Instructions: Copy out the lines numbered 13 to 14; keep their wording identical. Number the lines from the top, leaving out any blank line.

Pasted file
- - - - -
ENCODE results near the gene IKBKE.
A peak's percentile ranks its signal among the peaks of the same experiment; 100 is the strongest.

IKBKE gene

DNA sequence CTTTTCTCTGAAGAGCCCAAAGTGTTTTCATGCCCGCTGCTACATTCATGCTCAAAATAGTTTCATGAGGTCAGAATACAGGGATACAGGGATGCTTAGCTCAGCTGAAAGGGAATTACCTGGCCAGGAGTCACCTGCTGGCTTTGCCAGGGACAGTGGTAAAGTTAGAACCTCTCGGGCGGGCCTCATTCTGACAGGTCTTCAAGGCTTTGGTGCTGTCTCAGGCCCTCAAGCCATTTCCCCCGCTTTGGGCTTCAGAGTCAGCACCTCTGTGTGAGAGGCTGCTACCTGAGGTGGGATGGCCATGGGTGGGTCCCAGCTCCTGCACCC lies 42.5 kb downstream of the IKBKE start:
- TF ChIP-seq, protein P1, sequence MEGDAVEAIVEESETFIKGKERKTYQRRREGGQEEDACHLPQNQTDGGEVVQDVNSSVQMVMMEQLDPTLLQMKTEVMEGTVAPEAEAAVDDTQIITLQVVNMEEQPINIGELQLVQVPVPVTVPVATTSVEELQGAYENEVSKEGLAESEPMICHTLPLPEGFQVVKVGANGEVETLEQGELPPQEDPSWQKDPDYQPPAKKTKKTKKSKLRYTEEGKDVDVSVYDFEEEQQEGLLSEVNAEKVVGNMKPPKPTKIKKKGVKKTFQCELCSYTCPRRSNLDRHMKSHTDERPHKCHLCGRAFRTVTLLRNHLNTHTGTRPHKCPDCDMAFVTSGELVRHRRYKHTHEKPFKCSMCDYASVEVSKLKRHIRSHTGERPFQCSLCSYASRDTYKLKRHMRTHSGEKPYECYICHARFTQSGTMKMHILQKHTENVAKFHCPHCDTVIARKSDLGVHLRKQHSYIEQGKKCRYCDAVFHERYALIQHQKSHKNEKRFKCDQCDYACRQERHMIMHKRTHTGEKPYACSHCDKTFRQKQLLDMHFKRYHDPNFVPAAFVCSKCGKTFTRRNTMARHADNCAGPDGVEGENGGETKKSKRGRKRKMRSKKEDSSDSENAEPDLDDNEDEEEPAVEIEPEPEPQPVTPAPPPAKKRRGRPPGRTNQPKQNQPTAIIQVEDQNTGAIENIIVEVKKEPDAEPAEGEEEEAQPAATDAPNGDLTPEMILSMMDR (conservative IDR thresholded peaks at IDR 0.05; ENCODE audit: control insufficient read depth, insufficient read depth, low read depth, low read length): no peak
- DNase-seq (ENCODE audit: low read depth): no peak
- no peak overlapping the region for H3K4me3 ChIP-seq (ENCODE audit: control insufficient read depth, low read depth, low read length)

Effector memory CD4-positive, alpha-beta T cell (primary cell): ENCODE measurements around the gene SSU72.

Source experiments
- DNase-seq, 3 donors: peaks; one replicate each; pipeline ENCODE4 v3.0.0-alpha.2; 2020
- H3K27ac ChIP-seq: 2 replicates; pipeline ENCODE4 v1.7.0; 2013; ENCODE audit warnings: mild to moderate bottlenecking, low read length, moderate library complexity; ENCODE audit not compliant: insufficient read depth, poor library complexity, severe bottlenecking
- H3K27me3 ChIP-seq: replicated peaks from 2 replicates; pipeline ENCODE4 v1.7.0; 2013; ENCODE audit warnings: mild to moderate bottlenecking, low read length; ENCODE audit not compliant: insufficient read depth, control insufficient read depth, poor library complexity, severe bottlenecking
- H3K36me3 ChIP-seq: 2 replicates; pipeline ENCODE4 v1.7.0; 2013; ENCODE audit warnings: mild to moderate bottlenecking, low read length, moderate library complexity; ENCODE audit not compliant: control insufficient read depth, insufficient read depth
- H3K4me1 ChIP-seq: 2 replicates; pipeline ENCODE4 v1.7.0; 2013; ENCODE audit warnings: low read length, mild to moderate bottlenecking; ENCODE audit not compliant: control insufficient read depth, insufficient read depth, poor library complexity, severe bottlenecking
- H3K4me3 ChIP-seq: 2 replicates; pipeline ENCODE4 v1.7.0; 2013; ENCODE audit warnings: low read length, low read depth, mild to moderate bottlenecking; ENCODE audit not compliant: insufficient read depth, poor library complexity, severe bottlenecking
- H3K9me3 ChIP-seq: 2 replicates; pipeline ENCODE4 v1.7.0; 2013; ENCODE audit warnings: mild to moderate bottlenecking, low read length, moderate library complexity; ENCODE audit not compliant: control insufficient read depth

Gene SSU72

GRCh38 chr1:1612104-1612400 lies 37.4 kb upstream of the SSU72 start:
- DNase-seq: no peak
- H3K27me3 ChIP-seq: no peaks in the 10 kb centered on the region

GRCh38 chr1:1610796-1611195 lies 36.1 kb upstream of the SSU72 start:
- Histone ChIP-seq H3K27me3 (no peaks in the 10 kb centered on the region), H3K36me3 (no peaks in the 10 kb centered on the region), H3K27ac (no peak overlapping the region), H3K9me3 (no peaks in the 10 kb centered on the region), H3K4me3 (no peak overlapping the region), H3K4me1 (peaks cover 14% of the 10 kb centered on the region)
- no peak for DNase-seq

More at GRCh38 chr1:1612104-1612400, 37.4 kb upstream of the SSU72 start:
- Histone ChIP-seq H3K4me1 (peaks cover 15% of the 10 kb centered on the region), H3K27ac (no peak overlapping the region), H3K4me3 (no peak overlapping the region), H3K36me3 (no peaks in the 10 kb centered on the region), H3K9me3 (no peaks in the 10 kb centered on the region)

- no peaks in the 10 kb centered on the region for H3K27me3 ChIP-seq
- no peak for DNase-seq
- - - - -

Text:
- H3K36me3 ChIP-seq: 2 replicates; pipeline ENCODE4 v1.7.0; 2013; ENCODE audit warnings: mild to moderate bottlenecking, low read length, moderate library complexity; ENCODE audit not compliant: control insufficient read depth, insufficient read depth
- H3K4me1 ChIP-seq: 2 replicates; pipeline ENCODE4 v1.7.0; 2013; ENCODE audit warnings: low read length, mild to moderate bottlenecking; ENCODE audit not compliant: control insufficient read depth, insufficient read depth, poor library complexity, severe bottlenecking